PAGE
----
I've built up my roster, can I battle or trade with others now?
The short answer is no. This is another big variation from the Pokemon games you're likely used to. You cannot battle other people directly, however, you can battle Gym leaders. Gyms will show on the map as either greyed out icons or ones with a Pokemon hovering above. If a Pokemon is above the Gym, this means another trainer has claimed it. Here's your chance to prove your worth and battle for control!
Tap the Gym to start the battle and then select the six Pokemon you want to use. Once you're ready to battle, you'll need to use the three abilities available to you: Fast Attack, Dodge, and Special Attack. Fast Attacks charge your Special Attack meter and Dodges are done by swiping left or right. It's fairly straightforward, but, if done successfully, will mean you can claim the Gym as your own.
A few extra points to note:
- You need to have reached level 5 to battle at a Gym. At this point, you will be asked to join one of three teams.
- Gyms can gain prestige which increases their level. Higher-level Gyms can be reinforced with more Pokemon.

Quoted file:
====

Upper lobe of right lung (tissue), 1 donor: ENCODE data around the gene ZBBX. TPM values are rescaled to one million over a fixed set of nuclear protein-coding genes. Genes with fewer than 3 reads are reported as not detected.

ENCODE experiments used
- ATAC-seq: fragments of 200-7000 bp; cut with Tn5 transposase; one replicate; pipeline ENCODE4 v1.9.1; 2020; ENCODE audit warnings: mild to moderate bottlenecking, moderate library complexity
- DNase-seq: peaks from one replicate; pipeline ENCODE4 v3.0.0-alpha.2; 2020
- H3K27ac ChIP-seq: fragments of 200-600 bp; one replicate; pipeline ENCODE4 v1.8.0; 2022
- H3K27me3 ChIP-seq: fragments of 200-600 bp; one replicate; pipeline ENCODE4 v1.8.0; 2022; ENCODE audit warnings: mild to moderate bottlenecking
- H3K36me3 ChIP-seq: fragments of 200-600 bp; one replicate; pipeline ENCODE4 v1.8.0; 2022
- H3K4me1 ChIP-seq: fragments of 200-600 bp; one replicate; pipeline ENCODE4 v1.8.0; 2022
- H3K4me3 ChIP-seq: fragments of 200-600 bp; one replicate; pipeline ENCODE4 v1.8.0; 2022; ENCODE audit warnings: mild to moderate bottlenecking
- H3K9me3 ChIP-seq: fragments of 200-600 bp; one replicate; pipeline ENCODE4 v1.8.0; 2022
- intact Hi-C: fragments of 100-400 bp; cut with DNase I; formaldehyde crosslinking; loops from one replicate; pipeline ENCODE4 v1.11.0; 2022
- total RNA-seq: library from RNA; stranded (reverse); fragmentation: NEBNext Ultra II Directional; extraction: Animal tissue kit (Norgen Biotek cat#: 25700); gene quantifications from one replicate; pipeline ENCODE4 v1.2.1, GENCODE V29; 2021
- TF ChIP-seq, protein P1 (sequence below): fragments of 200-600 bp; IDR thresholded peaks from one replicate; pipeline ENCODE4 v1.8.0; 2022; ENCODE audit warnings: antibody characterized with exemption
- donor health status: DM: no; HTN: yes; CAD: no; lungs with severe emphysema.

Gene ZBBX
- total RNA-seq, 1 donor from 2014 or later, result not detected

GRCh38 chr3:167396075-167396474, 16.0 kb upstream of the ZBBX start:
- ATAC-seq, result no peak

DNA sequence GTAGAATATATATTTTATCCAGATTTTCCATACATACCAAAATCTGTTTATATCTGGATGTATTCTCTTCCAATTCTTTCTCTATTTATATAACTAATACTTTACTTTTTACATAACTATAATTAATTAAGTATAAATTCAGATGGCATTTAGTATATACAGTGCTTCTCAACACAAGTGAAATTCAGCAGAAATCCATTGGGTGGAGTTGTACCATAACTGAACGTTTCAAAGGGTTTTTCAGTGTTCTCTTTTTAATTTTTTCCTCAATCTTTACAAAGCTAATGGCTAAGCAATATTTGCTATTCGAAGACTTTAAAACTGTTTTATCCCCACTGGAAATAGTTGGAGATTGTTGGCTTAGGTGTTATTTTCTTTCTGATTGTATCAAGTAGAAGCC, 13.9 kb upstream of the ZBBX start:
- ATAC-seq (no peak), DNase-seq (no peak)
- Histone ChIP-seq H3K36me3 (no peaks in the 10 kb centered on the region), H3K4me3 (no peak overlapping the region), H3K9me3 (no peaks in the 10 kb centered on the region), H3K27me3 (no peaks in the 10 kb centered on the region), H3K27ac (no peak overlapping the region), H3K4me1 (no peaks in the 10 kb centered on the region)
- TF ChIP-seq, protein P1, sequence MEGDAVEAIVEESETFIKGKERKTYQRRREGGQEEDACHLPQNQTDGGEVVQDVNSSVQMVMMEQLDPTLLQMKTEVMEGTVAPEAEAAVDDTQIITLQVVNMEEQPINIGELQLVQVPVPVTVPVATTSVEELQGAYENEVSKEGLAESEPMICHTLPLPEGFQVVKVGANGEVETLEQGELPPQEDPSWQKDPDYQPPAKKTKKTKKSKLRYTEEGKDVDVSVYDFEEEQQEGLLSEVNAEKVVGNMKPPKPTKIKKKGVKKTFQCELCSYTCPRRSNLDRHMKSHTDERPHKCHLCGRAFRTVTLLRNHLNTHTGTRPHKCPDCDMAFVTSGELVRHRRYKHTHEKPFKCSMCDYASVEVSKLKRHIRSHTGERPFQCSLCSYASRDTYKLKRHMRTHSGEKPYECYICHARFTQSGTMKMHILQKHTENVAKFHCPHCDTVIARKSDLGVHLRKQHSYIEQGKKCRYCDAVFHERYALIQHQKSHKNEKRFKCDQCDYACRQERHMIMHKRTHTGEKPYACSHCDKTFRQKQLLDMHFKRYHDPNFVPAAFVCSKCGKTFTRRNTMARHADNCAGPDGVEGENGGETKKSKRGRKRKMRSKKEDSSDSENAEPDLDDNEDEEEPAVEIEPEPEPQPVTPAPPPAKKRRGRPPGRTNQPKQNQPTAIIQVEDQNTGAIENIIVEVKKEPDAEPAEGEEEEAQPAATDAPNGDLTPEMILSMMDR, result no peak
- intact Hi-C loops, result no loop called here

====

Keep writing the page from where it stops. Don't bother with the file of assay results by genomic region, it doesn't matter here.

- Gyms can be controlled by friendly or rival teams. Friends and rivals are determined by the team you chose at level 5.
- If you want to claim a Gym, you need to select a Pokemon to guard it. This Pokemon will remain there until someone else defeats it in battle.
I think I'm ready. Is there anything else I should know?
Yes, in fact, there is! In addition to Gyms, you may also find PokeStops throughout your travels. These are places that can help you acquire Poke Balls, Potions (used to heal Pokemon after Gym battles), and even Eggs.
Yes, Eggs. Unless your idea of an egg varies wildly from most people's, these are exactly what you'd expect them to be. In order to hatch an Egg and add a Pokemon to your collection, it must be placed in an Incubator. Once in an Incubator, you need to walk — (yeesh, this game, again with the walking and general being outside-ness) — a certain distance before it will hatch. The bigger the distance, the more rare the Pokemon will be.
Which leads me to my last point: the microtransactions. While you don't need them to play the game, there is always the option of utilizing them. The in-app Shop offers a number of purchases that cost Pokecoins, which in turn cost real money. If you're in need of Poke Balls, Incubators, more storage space, or really anything in the Pokemon GO universe, the Shop will likely have it — just be careful not to spend too much.
Whew! I think that about covers it.